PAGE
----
Developmental expression of neuronal nitric oxide synthase in P/Q-type voltage-gated calcium ion channel mutant mice, leaner and tottering.
Additional Document Info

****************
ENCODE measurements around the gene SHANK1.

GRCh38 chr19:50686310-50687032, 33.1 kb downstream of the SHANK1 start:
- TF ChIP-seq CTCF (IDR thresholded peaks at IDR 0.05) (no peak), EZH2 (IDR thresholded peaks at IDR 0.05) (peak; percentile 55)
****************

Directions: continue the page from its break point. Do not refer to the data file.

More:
Nitric oxide (NO) is a diffusible messenger molecule produced primarily by neuronal nitric oxide synthase (nNOS) in the central nervous system. Both nNOS expression and NO production are regulated by calcium ions. Leaner and tottering mice carry a mutation in the pore forming subunit (alpha1A) of P/Q-type voltage-gated calcium ion channels, which decreases calcium ion current through the affected channels and disrupts calcium homeostasis. We have previously shown that nNOS expression is altered in adult leaner and tottering cerebella. In addition, leaner and tottering mice have been shown to have abnormal cerebellar granule cell-Purkinje cell synapses and leaner cerebellar granule cells undergo abnormal apoptosis during early postnatal development. Since NO production has been linked to several developmental roles including neuronal cell death, synaptogenesis and neuronal cell survival, our objective was to evaluate the expression of nNOS in developing leaner and tottering cerebella. Our results show that nNOS is differentially expressed in leaner and tottering cerebella compared to wild type cerebella and compared to each other. In whole cerebella, Western blotting revealed a significant increase in nNOS expression at postnatal day 12 in tottering but not leaner or wild type cerebella. At the cellular level the NADPH-diaphorase marker for nNOS revealed a significant increase in nNOS expression in basket cell interneurons in both mutant mice. nNOS expression in granule cells in the internal granule cell layer in tottering mice was increased at P12, while granule cells of leaner mice exhibited decreased nNOS expression at P20. The changes in nNOS expression at P12 did not correlate with a change in overall NO production, but rather maintained wild type NO concentrations. These findings suggest that changes in nNOS expression in the leaner and tottering cerebella are compensatory in nature with NO most likely functioning as a calcium-regulated neuroprotective/neurotrophic factor in postnatal cerebellar development.